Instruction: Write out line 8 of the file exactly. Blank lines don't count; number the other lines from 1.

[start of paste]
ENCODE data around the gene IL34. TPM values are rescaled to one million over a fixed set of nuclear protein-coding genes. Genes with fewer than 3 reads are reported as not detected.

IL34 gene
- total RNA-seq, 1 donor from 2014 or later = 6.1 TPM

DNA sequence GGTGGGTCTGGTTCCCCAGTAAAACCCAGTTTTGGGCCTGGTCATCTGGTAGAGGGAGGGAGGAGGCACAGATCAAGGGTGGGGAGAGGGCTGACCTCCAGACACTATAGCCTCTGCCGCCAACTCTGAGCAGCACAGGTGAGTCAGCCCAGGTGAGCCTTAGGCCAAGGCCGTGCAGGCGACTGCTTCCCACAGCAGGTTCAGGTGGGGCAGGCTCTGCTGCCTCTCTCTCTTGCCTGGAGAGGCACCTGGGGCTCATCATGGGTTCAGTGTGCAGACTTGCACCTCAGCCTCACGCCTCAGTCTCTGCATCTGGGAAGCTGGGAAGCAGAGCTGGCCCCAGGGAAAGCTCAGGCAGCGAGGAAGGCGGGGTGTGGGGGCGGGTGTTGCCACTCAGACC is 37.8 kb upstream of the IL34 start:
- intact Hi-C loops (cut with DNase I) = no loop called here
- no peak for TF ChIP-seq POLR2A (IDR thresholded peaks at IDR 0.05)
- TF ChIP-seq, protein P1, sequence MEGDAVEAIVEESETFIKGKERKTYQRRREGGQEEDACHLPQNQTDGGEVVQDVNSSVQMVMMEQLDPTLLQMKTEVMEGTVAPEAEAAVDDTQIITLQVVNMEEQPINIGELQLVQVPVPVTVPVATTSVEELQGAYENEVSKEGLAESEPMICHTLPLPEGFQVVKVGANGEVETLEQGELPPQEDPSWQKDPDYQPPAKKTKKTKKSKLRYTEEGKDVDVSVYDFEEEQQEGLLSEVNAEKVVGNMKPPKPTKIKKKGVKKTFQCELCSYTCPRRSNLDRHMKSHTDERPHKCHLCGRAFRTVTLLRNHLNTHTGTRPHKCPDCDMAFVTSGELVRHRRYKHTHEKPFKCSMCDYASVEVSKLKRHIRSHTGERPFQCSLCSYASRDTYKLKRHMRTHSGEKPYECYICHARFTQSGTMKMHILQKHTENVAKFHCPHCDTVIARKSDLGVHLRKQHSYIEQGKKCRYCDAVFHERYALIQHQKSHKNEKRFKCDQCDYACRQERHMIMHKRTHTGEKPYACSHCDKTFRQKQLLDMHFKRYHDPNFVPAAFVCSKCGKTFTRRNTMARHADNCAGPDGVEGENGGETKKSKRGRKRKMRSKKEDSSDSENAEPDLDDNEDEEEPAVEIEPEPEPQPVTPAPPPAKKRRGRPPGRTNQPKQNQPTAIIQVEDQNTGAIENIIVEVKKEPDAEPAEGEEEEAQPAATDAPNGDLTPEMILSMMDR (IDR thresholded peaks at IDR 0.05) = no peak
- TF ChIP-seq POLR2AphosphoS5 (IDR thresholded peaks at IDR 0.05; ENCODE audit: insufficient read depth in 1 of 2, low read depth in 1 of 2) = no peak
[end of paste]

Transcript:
- TF ChIP-seq POLR2AphosphoS5 (IDR thresholded peaks at IDR 0.05; ENCODE audit: insufficient read depth in 1 of 2, low read depth in 1 of 2) = no peak